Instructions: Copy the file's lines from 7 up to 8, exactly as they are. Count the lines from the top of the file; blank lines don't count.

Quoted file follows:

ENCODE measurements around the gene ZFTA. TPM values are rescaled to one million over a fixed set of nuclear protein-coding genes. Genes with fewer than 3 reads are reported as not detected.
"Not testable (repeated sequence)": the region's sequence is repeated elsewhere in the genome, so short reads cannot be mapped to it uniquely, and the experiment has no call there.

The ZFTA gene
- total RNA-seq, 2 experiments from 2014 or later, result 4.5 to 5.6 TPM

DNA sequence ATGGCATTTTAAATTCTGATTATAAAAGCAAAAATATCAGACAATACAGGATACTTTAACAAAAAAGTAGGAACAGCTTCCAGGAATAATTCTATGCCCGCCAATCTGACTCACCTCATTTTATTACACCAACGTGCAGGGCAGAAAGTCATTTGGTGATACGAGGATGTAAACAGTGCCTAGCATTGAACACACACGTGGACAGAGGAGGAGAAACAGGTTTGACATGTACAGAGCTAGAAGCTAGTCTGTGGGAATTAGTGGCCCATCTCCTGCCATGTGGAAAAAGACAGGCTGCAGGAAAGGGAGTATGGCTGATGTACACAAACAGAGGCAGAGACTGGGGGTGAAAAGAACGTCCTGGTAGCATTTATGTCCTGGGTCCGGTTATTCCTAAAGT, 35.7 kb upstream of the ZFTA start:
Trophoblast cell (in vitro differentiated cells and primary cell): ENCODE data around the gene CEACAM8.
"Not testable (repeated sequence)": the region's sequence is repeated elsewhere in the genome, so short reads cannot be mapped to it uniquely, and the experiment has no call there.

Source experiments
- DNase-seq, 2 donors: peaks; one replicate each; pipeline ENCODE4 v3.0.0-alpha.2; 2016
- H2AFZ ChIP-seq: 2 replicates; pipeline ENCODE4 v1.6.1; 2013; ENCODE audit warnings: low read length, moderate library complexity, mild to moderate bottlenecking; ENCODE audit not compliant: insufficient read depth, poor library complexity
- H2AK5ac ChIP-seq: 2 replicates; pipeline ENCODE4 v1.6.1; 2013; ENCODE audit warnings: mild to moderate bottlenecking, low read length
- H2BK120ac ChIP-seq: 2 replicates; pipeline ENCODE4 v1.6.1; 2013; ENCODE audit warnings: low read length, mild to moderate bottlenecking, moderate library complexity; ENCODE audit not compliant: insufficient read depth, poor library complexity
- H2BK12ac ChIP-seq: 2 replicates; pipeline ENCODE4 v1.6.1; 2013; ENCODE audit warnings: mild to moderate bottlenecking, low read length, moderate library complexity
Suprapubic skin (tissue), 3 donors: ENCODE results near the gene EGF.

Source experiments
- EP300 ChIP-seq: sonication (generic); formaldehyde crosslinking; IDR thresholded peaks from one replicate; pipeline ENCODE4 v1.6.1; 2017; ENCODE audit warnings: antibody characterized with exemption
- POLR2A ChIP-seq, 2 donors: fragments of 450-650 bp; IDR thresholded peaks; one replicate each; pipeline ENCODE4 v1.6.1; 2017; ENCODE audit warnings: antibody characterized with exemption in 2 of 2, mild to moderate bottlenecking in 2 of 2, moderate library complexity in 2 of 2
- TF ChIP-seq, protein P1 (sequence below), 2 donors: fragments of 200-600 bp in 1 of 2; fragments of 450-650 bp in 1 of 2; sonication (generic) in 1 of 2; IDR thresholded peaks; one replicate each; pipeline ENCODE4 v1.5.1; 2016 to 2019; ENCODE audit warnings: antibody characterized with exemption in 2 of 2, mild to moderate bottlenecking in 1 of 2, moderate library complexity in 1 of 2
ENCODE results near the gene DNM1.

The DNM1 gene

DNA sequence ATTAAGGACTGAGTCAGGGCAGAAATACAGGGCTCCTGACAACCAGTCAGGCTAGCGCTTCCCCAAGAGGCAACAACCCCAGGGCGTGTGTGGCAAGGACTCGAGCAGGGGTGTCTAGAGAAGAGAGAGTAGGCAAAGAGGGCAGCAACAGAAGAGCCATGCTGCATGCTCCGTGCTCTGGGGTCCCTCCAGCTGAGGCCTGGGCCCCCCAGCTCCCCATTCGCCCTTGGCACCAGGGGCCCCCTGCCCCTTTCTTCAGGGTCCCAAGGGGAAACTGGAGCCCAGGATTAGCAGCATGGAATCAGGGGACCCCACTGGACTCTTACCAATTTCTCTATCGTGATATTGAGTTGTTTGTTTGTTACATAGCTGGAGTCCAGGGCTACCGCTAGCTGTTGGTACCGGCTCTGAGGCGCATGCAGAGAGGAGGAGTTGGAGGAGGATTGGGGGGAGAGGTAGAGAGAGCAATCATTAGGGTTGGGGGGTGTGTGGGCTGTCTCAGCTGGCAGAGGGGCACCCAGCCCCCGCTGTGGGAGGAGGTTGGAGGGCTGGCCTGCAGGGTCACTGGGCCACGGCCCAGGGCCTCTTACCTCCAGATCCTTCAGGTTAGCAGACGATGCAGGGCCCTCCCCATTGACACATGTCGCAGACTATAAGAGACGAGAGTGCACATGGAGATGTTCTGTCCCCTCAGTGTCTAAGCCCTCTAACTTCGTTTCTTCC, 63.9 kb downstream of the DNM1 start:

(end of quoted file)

"Not testable (repeated sequence)": the region's sequence is repeated elsewhere in the genome, so short reads cannot be mapped to it uniquely, and the experiment has no call there.

Source experiments